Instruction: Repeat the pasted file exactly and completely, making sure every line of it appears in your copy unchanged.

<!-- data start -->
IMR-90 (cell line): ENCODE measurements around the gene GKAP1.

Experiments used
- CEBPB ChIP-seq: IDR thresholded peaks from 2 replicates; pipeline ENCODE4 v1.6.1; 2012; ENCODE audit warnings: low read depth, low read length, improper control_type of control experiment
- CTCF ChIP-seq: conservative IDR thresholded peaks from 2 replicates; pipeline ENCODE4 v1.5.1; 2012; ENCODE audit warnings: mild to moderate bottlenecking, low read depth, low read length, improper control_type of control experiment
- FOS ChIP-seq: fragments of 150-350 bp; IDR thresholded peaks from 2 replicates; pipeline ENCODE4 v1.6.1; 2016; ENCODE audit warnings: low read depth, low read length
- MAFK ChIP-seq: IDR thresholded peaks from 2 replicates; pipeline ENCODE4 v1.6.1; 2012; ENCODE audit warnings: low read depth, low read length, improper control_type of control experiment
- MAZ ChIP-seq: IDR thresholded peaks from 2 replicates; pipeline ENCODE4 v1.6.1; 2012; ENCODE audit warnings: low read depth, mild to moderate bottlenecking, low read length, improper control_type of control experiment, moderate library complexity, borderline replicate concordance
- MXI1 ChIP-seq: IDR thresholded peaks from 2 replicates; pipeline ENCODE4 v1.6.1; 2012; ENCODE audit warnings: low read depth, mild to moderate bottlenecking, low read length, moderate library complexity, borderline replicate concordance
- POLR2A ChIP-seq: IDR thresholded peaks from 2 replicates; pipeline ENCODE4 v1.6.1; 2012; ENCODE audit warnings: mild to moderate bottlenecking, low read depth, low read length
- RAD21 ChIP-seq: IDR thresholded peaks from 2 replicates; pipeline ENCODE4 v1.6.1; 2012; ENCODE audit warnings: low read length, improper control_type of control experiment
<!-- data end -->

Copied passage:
IMR-90 (cell line): ENCODE measurements around the gene GKAP1.

Experiments used
- CEBPB ChIP-seq: IDR thresholded peaks from 2 replicates; pipeline ENCODE4 v1.6.1; 2012; ENCODE audit warnings: low read depth, low read length, improper control_type of control experiment
- CTCF ChIP-seq: conservative IDR thresholded peaks from 2 replicates; pipeline ENCODE4 v1.5.1; 2012; ENCODE audit warnings: mild to moderate bottlenecking, low read depth, low read length, improper control_type of control experiment
- FOS ChIP-seq: fragments of 150-350 bp; IDR thresholded peaks from 2 replicates; pipeline ENCODE4 v1.6.1; 2016; ENCODE audit warnings: low read depth, low read length
- MAFK ChIP-seq: IDR thresholded peaks from 2 replicates; pipeline ENCODE4 v1.6.1; 2012; ENCODE audit warnings: low read depth, low read length, improper control_type of control experiment
- MAZ ChIP-seq: IDR thresholded peaks from 2 replicates; pipeline ENCODE4 v1.6.1; 2012; ENCODE audit warnings: low read depth, mild to moderate bottlenecking, low read length, improper control_type of control experiment, moderate library complexity, borderline replicate concordance
- MXI1 ChIP-seq: IDR thresholded peaks from 2 replicates; pipeline ENCODE4 v1.6.1; 2012; ENCODE audit warnings: low read depth, mild to moderate bottlenecking, low read length, moderate library complexity, borderline replicate concordance
- POLR2A ChIP-seq: IDR thresholded peaks from 2 replicates; pipeline ENCODE4 v1.6.1; 2012; ENCODE audit warnings: mild to moderate bottlenecking, low read depth, low read length
- RAD21 ChIP-seq: IDR thresholded peaks from 2 replicates; pipeline ENCODE4 v1.6.1; 2012; ENCODE audit warnings: low read length, improper control_type of control experiment